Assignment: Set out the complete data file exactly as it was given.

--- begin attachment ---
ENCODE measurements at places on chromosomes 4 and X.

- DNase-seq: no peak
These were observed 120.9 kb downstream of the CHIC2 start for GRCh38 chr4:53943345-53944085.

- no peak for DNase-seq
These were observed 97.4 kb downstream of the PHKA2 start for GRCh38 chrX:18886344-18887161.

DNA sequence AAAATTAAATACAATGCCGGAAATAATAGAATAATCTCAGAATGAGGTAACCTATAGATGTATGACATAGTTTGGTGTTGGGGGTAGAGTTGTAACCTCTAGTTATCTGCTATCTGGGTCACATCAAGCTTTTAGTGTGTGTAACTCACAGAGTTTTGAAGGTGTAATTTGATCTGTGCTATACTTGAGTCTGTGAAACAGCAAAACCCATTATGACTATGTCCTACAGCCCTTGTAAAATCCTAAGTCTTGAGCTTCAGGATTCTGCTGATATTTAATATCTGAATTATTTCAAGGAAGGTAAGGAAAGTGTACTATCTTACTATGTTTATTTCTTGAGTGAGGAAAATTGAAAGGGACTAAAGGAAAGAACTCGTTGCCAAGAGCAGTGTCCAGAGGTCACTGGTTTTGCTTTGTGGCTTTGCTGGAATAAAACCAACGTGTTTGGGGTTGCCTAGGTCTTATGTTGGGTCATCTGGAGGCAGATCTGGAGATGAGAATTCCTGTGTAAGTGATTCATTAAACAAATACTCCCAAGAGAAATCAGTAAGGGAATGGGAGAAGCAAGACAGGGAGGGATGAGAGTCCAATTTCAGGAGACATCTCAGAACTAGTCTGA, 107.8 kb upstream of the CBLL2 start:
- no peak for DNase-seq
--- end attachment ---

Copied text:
ENCODE measurements at places on chromosomes 4 and X.

- DNase-seq: no peak
These were observed 120.9 kb downstream of the CHIC2 start for GRCh38 chr4:53943345-53944085.

- no peak for DNase-seq
These were observed 97.4 kb downstream of the PHKA2 start for GRCh38 chrX:18886344-18887161.

DNA sequence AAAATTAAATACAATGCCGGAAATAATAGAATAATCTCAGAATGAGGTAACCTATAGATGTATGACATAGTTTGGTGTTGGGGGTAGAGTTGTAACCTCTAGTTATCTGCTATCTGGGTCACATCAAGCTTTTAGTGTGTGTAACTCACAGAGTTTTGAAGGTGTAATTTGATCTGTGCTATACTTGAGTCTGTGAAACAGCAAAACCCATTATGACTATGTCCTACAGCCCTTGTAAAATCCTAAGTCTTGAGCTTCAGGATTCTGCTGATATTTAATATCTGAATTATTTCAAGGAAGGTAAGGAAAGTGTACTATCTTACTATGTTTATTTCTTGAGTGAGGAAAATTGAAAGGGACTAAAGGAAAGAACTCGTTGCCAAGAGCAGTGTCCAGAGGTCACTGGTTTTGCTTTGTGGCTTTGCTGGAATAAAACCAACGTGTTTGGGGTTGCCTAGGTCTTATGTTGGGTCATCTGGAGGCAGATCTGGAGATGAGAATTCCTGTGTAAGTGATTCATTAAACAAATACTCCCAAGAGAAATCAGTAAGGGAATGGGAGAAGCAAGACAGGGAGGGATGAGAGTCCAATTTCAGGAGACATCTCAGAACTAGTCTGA, 107.8 kb upstream of the CBLL2 start:
- no peak for DNase-seq